Brain & Behaviour Research

Understanding how the brain controls behaviour remains one the biggest fundamental challenges of neuroscience. How behaviours are controlled or modified, how thoughts are turned into actions and how memories are gained or lost will be understood by studying the synaptic circuitry of the brain. Neurological and mental health conditions that range from epilepsy to the mental health disorders of depression and anxiety also have their basis in structural and/or functional alterations in the circuitry of the brain. A key trigger for many brain disorders is stress. The functional circuitry of stress remains to be fully understood. Frequently affecting adolescents and young adults, understanding the basis of neurological and mental health conditions is the focus of Brain & Behaviour. One out of every three Canadians will be affected by a brain or mental health disorder in their life and early detection and treatment is often critical to a swift recovery.

Researchers in the Brain & Behaviour theme are applying collaborative approaches and cutting-edge technology to advance our understanding of the cellular communication in the brain and how it influences behaviour. This research is guiding new treatments for existing conditions as well as developing important early-stage interventions to prevent the progression of disease, particularly in young people.

Apply to join a Brain & Mental Health Team, or to read more about the teams click here.

Brain & Behaviour Teams

The Mathison Centre for Mental Health Research & Education encompasses both Stress and Mental Health.

Stress is an important trigger for mental health disorders and strongly correlated with the development of many physical conditions. The goal of the Stress Team is to better understand how the brain processes stress and how stress modifies the brain and nervous system as evidenced changes in a broad range of behaviours. Led by Dr. Matthew Hill, the team is comprised of members with diverse research interests.

Team members have diverse research interests, from depression and anxiety to chronic pain and bipolar disorder, among others. The team’s current goals are: to strengthen collaborations within this large team; to develop pilot funding for high-risk projects; and to continue creating registries that facilitate mental health research. A subset of the team holds a Brain and Mental Health Strategic Research Fund grant focusing on innovative approaches to investigate the association between mental health and school success and to test the impact of an anti-stigma intervention.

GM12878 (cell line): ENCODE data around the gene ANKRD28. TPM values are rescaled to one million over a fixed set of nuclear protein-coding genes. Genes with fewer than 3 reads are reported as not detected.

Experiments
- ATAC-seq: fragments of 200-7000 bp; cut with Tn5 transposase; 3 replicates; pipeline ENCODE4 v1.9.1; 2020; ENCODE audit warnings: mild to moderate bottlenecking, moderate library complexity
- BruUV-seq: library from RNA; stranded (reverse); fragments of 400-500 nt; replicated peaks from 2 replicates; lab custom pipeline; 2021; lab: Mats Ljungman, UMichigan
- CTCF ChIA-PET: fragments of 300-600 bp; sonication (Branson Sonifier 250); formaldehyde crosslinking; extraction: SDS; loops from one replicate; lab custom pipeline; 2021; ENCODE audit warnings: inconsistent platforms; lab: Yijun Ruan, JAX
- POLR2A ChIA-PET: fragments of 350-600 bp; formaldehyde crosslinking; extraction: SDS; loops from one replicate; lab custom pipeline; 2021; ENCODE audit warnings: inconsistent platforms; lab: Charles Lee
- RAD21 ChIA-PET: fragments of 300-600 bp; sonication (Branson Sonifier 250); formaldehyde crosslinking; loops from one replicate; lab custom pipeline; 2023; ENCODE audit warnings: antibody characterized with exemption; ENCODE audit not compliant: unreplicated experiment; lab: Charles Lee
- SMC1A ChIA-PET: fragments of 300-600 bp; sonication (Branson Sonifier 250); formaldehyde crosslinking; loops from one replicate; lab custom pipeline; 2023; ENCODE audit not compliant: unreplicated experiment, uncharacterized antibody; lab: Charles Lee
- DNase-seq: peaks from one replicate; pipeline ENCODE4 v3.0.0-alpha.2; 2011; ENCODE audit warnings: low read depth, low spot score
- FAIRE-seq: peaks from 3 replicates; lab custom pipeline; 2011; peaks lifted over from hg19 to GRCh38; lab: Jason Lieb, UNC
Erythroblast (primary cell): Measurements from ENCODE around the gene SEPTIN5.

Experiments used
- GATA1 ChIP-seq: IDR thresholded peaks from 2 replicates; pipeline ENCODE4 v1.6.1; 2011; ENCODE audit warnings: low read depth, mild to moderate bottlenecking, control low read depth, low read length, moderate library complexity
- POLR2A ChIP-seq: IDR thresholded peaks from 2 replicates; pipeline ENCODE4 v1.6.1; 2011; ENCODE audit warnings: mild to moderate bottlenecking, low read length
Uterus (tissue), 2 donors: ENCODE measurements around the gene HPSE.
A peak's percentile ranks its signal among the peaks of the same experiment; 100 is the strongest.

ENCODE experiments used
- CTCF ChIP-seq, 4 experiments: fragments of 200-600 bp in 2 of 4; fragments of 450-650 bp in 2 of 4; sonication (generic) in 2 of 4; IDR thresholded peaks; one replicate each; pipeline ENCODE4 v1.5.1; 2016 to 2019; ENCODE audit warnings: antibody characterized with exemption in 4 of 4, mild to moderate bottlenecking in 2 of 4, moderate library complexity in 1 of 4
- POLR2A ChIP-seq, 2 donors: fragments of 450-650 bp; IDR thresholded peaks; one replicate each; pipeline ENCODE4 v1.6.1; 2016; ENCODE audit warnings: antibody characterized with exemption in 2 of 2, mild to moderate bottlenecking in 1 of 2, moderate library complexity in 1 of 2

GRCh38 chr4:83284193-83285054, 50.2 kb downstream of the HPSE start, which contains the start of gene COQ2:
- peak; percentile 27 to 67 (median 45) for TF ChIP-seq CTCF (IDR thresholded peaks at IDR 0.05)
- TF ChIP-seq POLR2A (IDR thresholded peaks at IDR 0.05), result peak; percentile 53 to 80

The Mathison Centre for Mental Health Research & Education:
Director – Dr. Paul Arnold
HBI SRIC representative – Dr. Matthew Hill (Deputy Director, Mathison Centre)

Mental Health team members*:
Drs. Beverly Adams, Jean AddingtonMichael Antle, Paul Arnold, Jaideep Bains, Stephanie Borgland, Chad Bousman, Signe Bray, Andrew Bulloch, Tavis Campbell, Gina Dimitropoulos, Richard Dyck, Deinera Exner-Cortens, Kirsten Fiest, Gerald Giesbrecht, Zahra Goodarzi, Grant Gordon, Stefanie Hassler, Matthew Hill, David Hodgins, Zelma Kiss, Daniel Kopala-Sibley, Nicole LetourneauKen Lukowiak, Frank MacMaster, Emilie Magaud, Daniel McGrath, Alex McGirr, Erica Makarenko, Alan McLuckie, Carly McMorris, Oury Monchi, Kartikeya Murari, Melanie Noel, David Nordstokke, Scott Patten, Samuel Pichardo, Bruce Pike, Danijela Piskulic, Quentin Pittman, Shahirose Premji, Tamara Pringsheim, Rajamannar Ramasubbu, Rebecca Haines-Saah, Tolulope Sajobi, Keith Sharkey, Frank Stahnisch, G. Campbell Teskey, Tuan Trang, Kristin Von Ransen, Gabrielle Wilcox, Richard Wilson

The Mathison Centre for Mental Health Research & Education team contact:

*Names in bold are HBI Members

The Epilepsy team has collectively chosen to focus on the postictal period, the altered state of consciousness that immediately follows an epileptic seizure. The team of basic scientists and clinical researchers successfully obtained a Brain and Mental Health Strategic Research Fund grant and are working towards a clinical trial. The team has strong links to the Alberta Children’s Research Institute (ACHRI) and builds on their strengths in epilepsy and seizure disorders to develop a translational continuum from childhood through to adulthood; from bench to bedside to population health studies.

Epilepsy Team leaders:
Primary Lead – Dr. Paolo Federico 
Co-Lead – Dr. Morris Scantlebury

Epilepsy team members*:
Drs. Colin Dalton, Roberto Diaz, Richard Dyck, Paolo Federico, Laura Flores-Sarnat, Fady GirgisBradley Goodyear, Walter Hader, Julia Jacobs-Levan,  Colin Josephson, Julia Kam, Karl Martin KleinDeborah Kurrasch, Pierre Levan, Artur Luczak, Wilten Nicola,  Minh Dang Nguyen, Penny Pexman, Samuel PichardoBruce Pike, Quentin Pittman, Andrea Protzner, Harvey Sarnat, Morris Scantlebury, Shaily Singh, Yves Starreveld, G. Campbell Teskey, Chris Vasudevan, Samuel Wiebe 

Epilepsy team contact: 
Dr. Paolo Federico

*Names in bold are HBI Members

Launched in November 2017, the Neurodevelopment team is led by Dr. Deborah Kurrasch. The team initially plans on focusing on the role of mitochondrial health in neurodevelopmental disorders, maternal influence of neurodevelopment, and neural stem cells in neurodevelopment. 

Neurodevelopment team leader: 
Dr. Deborah Kurrasch

Neurodevelopment team members*:
Drs. Jeff Biernaskie, Michael Colicos, Jay Cross, Richard Dyck, Jonathan Epp, Benedikt Hallgrimsson, Peng Huang, Deborah Kurrasch, Ken Lukowiak, Sarah McFarlane, Timothy Shutt, Ray Turner, Guang Yang

Neurodevelopment team contact:

*Names in bold are HBI Members